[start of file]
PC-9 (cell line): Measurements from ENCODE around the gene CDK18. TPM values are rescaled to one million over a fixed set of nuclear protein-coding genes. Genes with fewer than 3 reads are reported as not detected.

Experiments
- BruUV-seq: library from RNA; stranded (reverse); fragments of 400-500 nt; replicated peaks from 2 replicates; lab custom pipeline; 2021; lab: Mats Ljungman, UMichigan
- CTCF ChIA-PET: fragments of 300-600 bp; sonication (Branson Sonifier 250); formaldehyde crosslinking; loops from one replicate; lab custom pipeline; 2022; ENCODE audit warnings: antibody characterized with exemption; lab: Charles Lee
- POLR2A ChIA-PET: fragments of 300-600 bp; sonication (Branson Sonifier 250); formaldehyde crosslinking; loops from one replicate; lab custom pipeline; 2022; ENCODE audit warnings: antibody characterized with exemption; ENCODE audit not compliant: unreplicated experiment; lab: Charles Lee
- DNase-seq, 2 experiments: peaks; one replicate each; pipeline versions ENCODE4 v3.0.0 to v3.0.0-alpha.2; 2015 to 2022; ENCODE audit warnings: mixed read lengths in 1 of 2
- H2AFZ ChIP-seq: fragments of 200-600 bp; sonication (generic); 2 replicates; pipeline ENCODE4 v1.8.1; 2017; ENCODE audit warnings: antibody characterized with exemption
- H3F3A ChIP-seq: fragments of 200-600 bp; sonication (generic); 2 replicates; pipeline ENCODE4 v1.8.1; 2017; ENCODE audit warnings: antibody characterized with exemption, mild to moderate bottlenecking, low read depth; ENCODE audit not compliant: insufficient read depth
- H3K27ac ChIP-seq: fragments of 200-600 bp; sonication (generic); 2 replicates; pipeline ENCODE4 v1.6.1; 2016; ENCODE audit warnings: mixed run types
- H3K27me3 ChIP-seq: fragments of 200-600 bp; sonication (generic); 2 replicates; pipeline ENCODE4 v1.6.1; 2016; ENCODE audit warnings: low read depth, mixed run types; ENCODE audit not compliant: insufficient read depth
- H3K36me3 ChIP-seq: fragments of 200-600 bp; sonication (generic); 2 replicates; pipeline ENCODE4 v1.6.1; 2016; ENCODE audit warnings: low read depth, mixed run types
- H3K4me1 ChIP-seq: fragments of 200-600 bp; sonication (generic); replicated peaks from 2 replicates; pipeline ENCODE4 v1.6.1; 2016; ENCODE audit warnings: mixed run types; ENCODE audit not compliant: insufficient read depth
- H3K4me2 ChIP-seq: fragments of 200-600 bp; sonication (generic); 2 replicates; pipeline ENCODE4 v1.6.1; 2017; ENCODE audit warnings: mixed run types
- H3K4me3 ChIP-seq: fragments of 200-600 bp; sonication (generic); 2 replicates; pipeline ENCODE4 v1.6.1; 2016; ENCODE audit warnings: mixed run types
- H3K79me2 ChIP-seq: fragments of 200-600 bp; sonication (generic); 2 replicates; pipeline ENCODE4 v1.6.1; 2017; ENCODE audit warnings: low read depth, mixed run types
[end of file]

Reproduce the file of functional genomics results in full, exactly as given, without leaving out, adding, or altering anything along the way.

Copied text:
PC-9 (cell line): Measurements from ENCODE around the gene CDK18. TPM values are rescaled to one million over a fixed set of nuclear protein-coding genes. Genes with fewer than 3 reads are reported as not detected.

Experiments
- BruUV-seq: library from RNA; stranded (reverse); fragments of 400-500 nt; replicated peaks from 2 replicates; lab custom pipeline; 2021; lab: Mats Ljungman, UMichigan
- CTCF ChIA-PET: fragments of 300-600 bp; sonication (Branson Sonifier 250); formaldehyde crosslinking; loops from one replicate; lab custom pipeline; 2022; ENCODE audit warnings: antibody characterized with exemption; lab: Charles Lee
- POLR2A ChIA-PET: fragments of 300-600 bp; sonication (Branson Sonifier 250); formaldehyde crosslinking; loops from one replicate; lab custom pipeline; 2022; ENCODE audit warnings: antibody characterized with exemption; ENCODE audit not compliant: unreplicated experiment; lab: Charles Lee
- DNase-seq, 2 experiments: peaks; one replicate each; pipeline versions ENCODE4 v3.0.0 to v3.0.0-alpha.2; 2015 to 2022; ENCODE audit warnings: mixed read lengths in 1 of 2
- H2AFZ ChIP-seq: fragments of 200-600 bp; sonication (generic); 2 replicates; pipeline ENCODE4 v1.8.1; 2017; ENCODE audit warnings: antibody characterized with exemption
- H3F3A ChIP-seq: fragments of 200-600 bp; sonication (generic); 2 replicates; pipeline ENCODE4 v1.8.1; 2017; ENCODE audit warnings: antibody characterized with exemption, mild to moderate bottlenecking, low read depth; ENCODE audit not compliant: insufficient read depth
- H3K27ac ChIP-seq: fragments of 200-600 bp; sonication (generic); 2 replicates; pipeline ENCODE4 v1.6.1; 2016; ENCODE audit warnings: mixed run types
- H3K27me3 ChIP-seq: fragments of 200-600 bp; sonication (generic); 2 replicates; pipeline ENCODE4 v1.6.1; 2016; ENCODE audit warnings: low read depth, mixed run types; ENCODE audit not compliant: insufficient read depth
- H3K36me3 ChIP-seq: fragments of 200-600 bp; sonication (generic); 2 replicates; pipeline ENCODE4 v1.6.1; 2016; ENCODE audit warnings: low read depth, mixed run types
- H3K4me1 ChIP-seq: fragments of 200-600 bp; sonication (generic); replicated peaks from 2 replicates; pipeline ENCODE4 v1.6.1; 2016; ENCODE audit warnings: mixed run types; ENCODE audit not compliant: insufficient read depth
- H3K4me2 ChIP-seq: fragments of 200-600 bp; sonication (generic); 2 replicates; pipeline ENCODE4 v1.6.1; 2017; ENCODE audit warnings: mixed run types
- H3K4me3 ChIP-seq: fragments of 200-600 bp; sonication (generic); 2 replicates; pipeline ENCODE4 v1.6.1; 2016; ENCODE audit warnings: mixed run types
- H3K79me2 ChIP-seq: fragments of 200-600 bp; sonication (generic); 2 replicates; pipeline ENCODE4 v1.6.1; 2017; ENCODE audit warnings: low read depth, mixed run types